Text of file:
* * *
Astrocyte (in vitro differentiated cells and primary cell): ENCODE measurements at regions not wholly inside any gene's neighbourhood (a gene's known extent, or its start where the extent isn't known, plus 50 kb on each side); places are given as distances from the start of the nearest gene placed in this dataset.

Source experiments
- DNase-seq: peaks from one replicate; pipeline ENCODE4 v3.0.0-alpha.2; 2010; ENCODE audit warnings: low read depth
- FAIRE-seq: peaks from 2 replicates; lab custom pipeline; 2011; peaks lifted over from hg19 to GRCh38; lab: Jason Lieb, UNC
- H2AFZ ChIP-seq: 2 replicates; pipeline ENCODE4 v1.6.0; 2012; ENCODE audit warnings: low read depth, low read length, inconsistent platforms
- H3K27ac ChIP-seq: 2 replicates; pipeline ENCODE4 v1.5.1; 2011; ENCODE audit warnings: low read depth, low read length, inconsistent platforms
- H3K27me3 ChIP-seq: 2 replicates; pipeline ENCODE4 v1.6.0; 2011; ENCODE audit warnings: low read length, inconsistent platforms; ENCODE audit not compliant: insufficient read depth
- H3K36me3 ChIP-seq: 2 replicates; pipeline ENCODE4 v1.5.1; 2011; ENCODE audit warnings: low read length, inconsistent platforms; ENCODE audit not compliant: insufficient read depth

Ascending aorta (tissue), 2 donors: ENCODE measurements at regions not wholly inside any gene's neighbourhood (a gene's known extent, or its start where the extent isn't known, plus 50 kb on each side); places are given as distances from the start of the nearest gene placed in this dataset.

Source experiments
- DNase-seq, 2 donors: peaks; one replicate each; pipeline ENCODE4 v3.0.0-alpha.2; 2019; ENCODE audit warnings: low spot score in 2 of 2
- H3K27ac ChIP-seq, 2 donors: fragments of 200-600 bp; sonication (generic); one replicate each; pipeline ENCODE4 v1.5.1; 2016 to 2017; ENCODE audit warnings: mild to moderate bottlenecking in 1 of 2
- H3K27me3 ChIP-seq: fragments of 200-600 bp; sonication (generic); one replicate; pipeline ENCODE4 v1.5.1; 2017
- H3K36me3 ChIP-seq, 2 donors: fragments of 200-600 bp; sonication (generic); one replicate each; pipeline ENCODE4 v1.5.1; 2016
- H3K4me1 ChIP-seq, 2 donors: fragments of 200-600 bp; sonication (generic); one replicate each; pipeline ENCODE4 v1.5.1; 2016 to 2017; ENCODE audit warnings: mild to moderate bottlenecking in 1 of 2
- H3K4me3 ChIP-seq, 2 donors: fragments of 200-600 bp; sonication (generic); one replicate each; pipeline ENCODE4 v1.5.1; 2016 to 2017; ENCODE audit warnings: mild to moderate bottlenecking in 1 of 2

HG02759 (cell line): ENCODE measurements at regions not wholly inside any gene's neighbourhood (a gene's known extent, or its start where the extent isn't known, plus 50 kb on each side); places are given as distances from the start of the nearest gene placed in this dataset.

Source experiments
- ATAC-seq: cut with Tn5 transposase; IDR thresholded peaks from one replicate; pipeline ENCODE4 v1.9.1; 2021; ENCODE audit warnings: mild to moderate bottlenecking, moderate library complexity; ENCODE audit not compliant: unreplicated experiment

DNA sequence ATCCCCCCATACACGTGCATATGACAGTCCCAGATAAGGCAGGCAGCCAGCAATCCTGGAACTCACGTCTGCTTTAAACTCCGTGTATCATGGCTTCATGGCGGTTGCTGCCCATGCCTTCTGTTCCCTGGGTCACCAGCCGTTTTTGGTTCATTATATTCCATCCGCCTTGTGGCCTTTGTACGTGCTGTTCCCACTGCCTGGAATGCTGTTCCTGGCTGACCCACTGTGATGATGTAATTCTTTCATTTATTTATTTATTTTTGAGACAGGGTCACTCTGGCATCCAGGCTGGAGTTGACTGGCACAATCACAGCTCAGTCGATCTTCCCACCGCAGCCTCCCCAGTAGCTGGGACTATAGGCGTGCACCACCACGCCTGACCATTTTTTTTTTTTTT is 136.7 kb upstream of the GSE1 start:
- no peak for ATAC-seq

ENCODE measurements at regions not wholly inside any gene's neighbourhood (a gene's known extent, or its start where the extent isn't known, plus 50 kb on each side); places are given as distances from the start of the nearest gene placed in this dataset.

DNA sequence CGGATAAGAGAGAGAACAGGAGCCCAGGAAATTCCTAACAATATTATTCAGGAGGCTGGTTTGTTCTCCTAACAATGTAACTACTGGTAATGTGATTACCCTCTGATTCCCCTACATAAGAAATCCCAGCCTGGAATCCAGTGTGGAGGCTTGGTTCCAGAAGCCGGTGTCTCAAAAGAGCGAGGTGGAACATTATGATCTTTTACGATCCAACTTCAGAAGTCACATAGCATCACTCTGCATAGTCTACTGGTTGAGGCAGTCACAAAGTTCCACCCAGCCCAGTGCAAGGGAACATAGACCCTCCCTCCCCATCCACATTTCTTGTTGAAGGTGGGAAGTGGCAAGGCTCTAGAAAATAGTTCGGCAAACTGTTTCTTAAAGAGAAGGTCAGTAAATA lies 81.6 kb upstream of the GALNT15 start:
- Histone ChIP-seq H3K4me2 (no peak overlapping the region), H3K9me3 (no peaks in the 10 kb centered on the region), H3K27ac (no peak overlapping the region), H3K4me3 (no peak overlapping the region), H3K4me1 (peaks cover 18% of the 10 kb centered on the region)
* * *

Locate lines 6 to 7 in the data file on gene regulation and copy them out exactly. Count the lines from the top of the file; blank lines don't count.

- H3K27ac ChIP-seq: 2 replicates; pipeline ENCODE4 v1.5.1; 2011; ENCODE audit warnings: low read depth, low read length, inconsistent platforms
- H3K27me3 ChIP-seq: 2 replicates; pipeline ENCODE4 v1.6.0; 2011; ENCODE audit warnings: low read length, inconsistent platforms; ENCODE audit not compliant: insufficient read depth